As the article quoted above noted, last century was far wetter than usual. During that time, we built teeming cities in the desert and we farmed vast areas that are usually bone dry…
Scientists say their research shows the 20th century was one of the wettest centuries in the past 1,300 years. During that time, we built massive dams and rerouted rivers. We used abundant water to build major cities and create a $45 billion agriculture industry in a place that used to be a desert.
So what happens if the western half of the country returns to “normal”?
What will we do then?
Meanwhile, drought is devastating many other very important agricultural areas around the world as well. For example, the horrible drought in Brazil could soon send the price of coffee through the roof…
Coffee futures prices are up more than 75 percent this year due to a lack of appreciable rain in the coffee growing region of eastern Brazil during January and February, which are critical months for plant development, according to the International Coffee Organization, a London-based trade group.
At this point, 142 Brazilian cities are rationing water, and it wouldn’t just be coffee that would be affected by this drought. As a recent RT article explained, Brazil is one of the leading exporters in a number of key agricultural categories…
Over 140 Brazilian cities have been pushed to ration water during the worst drought on record, according to a survey conducted by the country’s leading newspaper. Some neighborhoods only receive water once every three days.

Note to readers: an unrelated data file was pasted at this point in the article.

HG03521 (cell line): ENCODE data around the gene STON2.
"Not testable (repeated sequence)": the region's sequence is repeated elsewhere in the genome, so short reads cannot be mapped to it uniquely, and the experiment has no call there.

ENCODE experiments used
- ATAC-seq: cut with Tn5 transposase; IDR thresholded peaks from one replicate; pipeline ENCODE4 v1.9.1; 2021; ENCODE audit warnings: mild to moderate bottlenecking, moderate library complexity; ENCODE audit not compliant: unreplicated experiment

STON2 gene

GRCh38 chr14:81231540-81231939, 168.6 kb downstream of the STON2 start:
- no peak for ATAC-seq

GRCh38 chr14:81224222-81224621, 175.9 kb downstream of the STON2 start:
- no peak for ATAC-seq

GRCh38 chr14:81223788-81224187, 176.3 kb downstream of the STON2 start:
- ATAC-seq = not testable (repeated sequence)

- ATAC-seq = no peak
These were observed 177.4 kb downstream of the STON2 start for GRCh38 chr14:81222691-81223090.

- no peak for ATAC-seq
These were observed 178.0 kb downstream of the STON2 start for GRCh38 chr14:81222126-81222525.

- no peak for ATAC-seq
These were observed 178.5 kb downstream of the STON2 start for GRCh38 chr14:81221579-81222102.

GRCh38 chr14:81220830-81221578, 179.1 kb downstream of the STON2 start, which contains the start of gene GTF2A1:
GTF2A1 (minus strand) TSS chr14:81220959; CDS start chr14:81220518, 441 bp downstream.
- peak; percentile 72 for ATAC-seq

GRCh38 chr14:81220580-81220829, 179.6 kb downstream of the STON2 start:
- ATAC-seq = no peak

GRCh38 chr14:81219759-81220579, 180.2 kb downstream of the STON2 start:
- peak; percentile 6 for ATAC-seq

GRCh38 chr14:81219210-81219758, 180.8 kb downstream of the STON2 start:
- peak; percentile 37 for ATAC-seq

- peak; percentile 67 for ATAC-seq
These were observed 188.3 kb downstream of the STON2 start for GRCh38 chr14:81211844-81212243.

Water is being rationed to nearly 6 million people living in a total of 142 cities across 11 states in Brazil, the world’s leading exporter of soybeans, coffee, orange juice, sugar and beef. Water supply companies told the Folha de S. Paulo newspaper that the country’s reservoirs, rivers and streams are the driest they have been in 20 years. A record heat wave could raise energy prices and damage crops.
Some neighborhoods in the city of Itu in Sao Paulo state (which accounts for one-quarter of Brazil’s population and one-third of its GDP), only receive water once every three days, for a total of 13 hours.
Most people just assume that we will always have massive quantities of cheap, affordable food in our supermarkets.
But just because that has been the case for as long as most of us can remember, that does not mean that it will always be true.
Times are changing, and food prices are already starting to move upward aggressively.
Yes, let us hope for the best, but let us also prepare for the worst.
This article is brought to you courtesy of Michael Snyder.